James had recently left the fundamentalist religion of his childhood and now felt lost. Growing up, he had been led to believe that outside his religion there was only base materialism. He could not continue in fundamentalism, and yet he still had a strong spiritual and philosophical instinct. Without a greater purpose in life he could not see the point of it all, and he became increasingly despondent. When he no longer found the motivation to complete his university assignments his partner pushed him to see a doctor, who referred him to a psychologist.
The psychologist concluded that James was suffering from mild depression, and gave him cognitive-behavioural exercises to do at home. James tried them for a week but became frustrated. He felt that he had no problem functioning if he wanted to, he just didn't see the point in wanting. He could find a way to make life happen, if he had a deeper reason for living. Something important was missing, and the clinical psychologist didn't seem interested in or capable of exploring it.
James is one example of kind of people who attracted by philosophical counselling, a field which combines philosophy and counselling. Their concerns are often not psychological so much as philosophical. Or their concerns are a genuine combination of both. By philosophical I do not mean speculative theory, but rather that the person's concern regards meaning and value, direction and purpose in life. What James needs is to develop a new perspective on life which is as true and good as possible. He needs a new way of experiencing and relating to life which satisfies his longing for meaning and connection.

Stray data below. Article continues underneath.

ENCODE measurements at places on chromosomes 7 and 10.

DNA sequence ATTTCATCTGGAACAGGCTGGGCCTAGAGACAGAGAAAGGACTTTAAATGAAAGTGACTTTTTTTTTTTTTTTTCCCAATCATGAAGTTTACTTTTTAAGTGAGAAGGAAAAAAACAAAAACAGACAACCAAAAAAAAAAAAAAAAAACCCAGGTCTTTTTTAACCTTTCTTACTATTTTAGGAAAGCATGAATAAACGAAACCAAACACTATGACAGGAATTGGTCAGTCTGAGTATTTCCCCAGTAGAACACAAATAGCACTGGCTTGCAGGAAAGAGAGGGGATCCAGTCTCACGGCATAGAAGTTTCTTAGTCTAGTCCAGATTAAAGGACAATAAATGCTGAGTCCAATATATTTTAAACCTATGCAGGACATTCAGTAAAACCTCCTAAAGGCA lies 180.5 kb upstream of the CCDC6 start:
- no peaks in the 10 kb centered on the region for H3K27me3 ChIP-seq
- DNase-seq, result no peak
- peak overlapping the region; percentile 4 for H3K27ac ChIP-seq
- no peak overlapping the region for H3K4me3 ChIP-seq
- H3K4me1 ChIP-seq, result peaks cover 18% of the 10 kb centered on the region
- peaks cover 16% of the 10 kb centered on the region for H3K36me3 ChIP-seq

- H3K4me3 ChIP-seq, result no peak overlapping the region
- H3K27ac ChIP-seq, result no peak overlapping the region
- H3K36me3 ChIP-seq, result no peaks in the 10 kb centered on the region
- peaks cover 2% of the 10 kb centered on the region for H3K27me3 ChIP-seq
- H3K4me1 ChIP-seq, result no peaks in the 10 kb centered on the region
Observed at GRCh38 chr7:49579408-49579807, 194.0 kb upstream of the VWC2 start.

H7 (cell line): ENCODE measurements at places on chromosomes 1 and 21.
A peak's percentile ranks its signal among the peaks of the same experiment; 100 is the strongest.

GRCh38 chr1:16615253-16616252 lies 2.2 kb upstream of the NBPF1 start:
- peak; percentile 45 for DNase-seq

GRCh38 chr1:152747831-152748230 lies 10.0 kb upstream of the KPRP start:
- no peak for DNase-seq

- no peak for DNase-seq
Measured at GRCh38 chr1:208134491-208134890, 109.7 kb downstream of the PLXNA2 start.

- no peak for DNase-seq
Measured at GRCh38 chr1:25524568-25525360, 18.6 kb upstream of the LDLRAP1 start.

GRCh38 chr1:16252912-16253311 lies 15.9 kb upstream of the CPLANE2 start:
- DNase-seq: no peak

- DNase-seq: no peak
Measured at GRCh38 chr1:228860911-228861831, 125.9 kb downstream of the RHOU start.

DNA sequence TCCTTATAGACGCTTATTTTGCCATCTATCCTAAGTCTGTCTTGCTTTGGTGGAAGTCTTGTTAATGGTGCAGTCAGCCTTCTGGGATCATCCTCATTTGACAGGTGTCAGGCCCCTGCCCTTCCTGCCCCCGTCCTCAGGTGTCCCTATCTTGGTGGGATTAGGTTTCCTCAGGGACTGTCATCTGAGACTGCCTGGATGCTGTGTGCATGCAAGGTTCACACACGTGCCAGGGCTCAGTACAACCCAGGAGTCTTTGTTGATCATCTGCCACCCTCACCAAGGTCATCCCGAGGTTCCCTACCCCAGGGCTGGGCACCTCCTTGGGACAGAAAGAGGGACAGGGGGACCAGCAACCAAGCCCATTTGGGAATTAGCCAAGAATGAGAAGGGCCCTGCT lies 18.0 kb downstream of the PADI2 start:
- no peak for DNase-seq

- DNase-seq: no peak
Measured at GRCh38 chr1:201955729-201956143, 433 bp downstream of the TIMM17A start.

Modern philosophical counselling began around forty years ago with people like Gerd Achenbach and later Lou Marinoff. They were academics who took philosophy out of the academy and into counselling, to help people with their problems through the application of philosophical ideas and through its practices such as critical thinking. That was part of a wider shift movement known as applied philosophy or practical philosophy. Philosophical counselling. The story is a little more complicated, however, by the fact that half a century earlier some therapists started taking the ideas of existential philosophy and embedding them deeply into their psychotherapeutic work with people. That became known as Existential Therapy, which I will explore elsewhere.
In many ways what we are witnessing in philosophical counselling is a reversal of history. Ancient philosophy met the needs of people like James. For example Stoic philosophy was a way of living rather than an academic activity. However as Christianity became the dominant way of finding meaning philosophy was pushed out of practical life. Its practical side, such as self-examination, was absorbed into monasticism, while its theoretical side was reduced to a servant of theology. Now, two thousand years later, with the demise of religion in the West, philosophy is returning to its old role as a guide to life.
There are problems with this change, however. Some weeks ago a friend and I went on a bicycle ride. We ended at a café on the grounds of the Abbotsford Convent, which is now a children’s farm and organic market. As we sat there eating the sugar and carbs which we had earned, taking in the beautiful Spring morning, we were pummelled by the cafe's sound system pumping out 90s dance music. I was puzzled but my friend, whose family once owned a restaurant, suggested that the staff had set the music to match their needs and not that of their customers. They had probably been there since 7AM, perhaps after little sleep, and were very busy and probably tired, and so chose the energetic music for their sake, without realising how jarring it was for the patrons. I think the same thing happens in philosophical counselling. Academics, who are not always the best at stepping outside their own heads, have fashioned philosophical counselling around their own intellectual temperament, as though to use philosophy to guide your life means applying Immanuel Kant and formal logic.